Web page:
Estimating Code (Stories)

I've worked in several "Agile" development teams over the years; from developer, to manager. Estimates are always one of the challenging things around software; both development's actual estimates (making them is very hard), as well as management's interpretation/understanding of them.

Some advice to developers:

Never utter the words "that is easy," because if you do, rest assured that everyone in the room has a radically different definition of "easy" (which is fluid in and of itself), and 3/4s of the room will expect the work to be done before the conversation is over. When I hear the words "that's a one-liner," I cringe. That "one-liner" inevitably takes hours of work. Try to consider the full spectrum of your process. When you make that "one-liner" change, what are the ramifications to your test infrastructure, for example? Whatever environment, or team setting, you are in, you need to understand it so you are able to fully estimate a Story.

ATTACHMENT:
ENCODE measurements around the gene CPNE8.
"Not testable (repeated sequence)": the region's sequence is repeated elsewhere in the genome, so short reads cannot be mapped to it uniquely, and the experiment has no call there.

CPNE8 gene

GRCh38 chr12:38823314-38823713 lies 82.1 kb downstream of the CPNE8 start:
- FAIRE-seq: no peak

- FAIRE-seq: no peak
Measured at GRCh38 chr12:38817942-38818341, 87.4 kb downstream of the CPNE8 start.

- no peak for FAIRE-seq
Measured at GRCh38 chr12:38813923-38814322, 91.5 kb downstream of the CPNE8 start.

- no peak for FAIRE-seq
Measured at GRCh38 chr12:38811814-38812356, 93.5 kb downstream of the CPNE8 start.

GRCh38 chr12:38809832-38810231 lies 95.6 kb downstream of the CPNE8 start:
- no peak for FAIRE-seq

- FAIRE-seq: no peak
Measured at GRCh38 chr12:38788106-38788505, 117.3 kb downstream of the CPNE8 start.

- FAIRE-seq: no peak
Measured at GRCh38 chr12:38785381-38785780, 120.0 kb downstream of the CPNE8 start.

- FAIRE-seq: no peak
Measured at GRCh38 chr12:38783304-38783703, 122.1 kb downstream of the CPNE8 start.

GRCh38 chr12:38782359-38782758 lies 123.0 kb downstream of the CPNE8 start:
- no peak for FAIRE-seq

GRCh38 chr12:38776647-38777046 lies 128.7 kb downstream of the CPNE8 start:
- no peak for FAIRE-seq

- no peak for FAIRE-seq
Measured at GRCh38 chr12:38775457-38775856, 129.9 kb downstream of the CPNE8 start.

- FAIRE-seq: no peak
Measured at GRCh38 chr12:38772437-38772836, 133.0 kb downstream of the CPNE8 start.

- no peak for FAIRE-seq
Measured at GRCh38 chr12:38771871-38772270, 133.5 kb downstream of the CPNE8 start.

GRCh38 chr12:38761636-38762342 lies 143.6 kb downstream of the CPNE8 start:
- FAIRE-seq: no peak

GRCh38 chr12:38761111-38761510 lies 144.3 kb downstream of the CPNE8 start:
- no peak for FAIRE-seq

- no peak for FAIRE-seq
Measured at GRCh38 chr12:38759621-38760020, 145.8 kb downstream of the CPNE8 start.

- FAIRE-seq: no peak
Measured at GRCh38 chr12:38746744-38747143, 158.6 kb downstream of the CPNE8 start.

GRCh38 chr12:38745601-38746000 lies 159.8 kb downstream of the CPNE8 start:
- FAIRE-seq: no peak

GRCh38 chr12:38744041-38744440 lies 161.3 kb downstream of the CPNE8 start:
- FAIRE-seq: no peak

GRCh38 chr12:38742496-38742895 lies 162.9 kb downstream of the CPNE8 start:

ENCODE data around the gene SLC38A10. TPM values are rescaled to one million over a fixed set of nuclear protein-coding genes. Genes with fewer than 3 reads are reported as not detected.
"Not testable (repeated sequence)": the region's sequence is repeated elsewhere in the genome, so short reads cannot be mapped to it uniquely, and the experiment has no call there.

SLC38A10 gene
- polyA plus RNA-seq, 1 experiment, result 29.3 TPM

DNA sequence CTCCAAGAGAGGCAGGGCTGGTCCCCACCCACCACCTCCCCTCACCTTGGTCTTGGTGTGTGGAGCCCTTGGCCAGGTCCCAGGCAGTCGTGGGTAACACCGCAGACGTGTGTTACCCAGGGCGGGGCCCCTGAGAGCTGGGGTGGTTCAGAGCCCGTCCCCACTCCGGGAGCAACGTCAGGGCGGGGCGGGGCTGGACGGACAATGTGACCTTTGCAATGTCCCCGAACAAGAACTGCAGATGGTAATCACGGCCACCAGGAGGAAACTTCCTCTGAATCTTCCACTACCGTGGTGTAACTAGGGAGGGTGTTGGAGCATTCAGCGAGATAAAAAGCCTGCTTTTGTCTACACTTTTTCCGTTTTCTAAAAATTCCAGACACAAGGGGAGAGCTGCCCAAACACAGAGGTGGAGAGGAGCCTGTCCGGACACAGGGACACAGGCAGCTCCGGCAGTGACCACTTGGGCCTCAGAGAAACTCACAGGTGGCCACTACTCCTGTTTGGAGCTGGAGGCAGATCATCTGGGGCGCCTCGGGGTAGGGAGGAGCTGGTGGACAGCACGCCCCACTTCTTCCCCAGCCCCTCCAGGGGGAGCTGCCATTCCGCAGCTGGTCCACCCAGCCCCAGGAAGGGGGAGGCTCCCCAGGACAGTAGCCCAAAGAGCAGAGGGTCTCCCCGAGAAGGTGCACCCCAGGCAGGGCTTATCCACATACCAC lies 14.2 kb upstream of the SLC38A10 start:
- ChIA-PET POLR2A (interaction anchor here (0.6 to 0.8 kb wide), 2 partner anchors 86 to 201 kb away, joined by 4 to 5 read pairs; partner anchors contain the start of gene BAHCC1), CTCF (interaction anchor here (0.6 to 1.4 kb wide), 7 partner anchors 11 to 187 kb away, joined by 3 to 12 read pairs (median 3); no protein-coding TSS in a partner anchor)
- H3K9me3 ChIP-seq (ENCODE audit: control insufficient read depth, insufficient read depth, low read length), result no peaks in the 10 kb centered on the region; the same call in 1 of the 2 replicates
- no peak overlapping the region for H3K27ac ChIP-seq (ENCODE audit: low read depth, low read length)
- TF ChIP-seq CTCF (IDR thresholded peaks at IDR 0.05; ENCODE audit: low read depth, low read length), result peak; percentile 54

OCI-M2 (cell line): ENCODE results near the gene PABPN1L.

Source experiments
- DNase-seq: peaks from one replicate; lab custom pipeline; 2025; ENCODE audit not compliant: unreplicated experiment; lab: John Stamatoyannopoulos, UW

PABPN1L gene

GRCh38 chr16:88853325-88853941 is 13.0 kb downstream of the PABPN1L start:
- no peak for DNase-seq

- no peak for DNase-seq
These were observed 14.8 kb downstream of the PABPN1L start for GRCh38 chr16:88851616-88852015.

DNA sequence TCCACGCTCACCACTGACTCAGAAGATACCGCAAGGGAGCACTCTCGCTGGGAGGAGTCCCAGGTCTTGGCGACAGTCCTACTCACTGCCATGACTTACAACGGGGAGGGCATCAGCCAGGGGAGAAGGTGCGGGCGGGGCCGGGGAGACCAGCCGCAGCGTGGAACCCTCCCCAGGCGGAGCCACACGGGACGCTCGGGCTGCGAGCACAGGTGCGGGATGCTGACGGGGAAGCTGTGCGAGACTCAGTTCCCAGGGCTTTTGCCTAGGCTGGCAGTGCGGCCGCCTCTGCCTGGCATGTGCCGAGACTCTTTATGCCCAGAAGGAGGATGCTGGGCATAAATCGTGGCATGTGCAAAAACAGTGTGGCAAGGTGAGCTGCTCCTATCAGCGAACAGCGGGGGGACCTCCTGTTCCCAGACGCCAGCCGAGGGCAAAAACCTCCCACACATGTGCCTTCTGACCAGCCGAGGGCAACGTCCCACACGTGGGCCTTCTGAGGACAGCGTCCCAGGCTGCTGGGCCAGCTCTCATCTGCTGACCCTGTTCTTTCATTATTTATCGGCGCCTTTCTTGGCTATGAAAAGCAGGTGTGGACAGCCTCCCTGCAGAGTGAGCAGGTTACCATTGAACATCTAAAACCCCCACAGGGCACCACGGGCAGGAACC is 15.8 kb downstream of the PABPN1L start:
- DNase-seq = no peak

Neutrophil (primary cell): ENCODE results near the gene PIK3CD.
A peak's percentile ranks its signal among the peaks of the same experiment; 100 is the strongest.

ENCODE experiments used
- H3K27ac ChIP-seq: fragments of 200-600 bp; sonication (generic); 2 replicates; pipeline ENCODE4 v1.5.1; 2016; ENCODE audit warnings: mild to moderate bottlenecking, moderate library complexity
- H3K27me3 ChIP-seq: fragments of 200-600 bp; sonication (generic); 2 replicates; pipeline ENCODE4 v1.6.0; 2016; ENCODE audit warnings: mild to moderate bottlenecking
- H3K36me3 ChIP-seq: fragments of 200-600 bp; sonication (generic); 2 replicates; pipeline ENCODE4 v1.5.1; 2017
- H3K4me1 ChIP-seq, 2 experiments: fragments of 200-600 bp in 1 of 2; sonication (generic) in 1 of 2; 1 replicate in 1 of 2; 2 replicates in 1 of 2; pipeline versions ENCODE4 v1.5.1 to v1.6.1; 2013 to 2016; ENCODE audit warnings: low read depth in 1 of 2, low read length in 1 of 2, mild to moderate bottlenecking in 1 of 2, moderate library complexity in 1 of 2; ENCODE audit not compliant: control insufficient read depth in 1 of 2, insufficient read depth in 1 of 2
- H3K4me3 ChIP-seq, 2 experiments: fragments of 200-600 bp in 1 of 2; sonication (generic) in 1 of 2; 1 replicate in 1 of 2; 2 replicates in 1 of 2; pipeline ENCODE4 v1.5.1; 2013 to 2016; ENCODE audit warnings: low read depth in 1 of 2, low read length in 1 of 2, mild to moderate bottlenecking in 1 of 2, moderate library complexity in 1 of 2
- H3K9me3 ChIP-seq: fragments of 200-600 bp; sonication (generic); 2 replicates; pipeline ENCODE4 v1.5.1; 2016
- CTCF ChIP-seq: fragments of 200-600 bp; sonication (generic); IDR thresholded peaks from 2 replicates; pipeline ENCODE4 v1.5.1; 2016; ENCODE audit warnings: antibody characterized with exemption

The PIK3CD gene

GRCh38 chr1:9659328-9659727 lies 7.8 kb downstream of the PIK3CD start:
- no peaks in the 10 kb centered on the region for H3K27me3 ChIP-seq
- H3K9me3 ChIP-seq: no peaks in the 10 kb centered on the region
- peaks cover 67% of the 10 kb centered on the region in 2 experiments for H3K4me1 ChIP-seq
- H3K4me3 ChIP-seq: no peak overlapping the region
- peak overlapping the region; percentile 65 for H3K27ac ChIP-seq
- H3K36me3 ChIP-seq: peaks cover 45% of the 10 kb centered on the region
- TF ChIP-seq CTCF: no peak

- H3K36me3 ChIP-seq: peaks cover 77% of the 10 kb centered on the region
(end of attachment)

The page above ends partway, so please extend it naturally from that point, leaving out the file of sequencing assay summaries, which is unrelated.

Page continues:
Too often developers have tunnel vision into their specific area, and we lose sight of the bigger picture. Story/work estimation is part of a bigger picture, and developers need to be aware of that when we're estimating things.

Some advice to managers ("managers," product managers, project managers, whatever):

If you ever hear the words "that is easy" or "that's a one-liner," take it with a grain of salt. Gently prod to vet the surrounding estimates. The coding itself, may indeed be an "easy" "one-liner," but the ramifications to tests that have been written, or to QA, or to operations/production, or deployment, or system administration, may be huge.

Everyone on the team needs to have an understanding of their process and software life cycle in order to have a sense of what code is going to do downstream. There are plenty of "one-liners" that can bring your software to it's knees for weeks.

Software construction doesn't work well when the "customer" (Product Management, CEO, contracting client, yourself, whomever) is disconnected from the process. That disconnect can be organizational, emotional, intellectual, or otherwise. If you're building software and you feel disconnected from your customer, fix it. If you're having software built for you and you feel disconnected from development, fix it.

Jud Valeski

Jud Valeski

Parent, photographer, mountain biker, runner, investor, wagyu & sushi eater, and a Boulderite. Full bio here:
Boulder, CO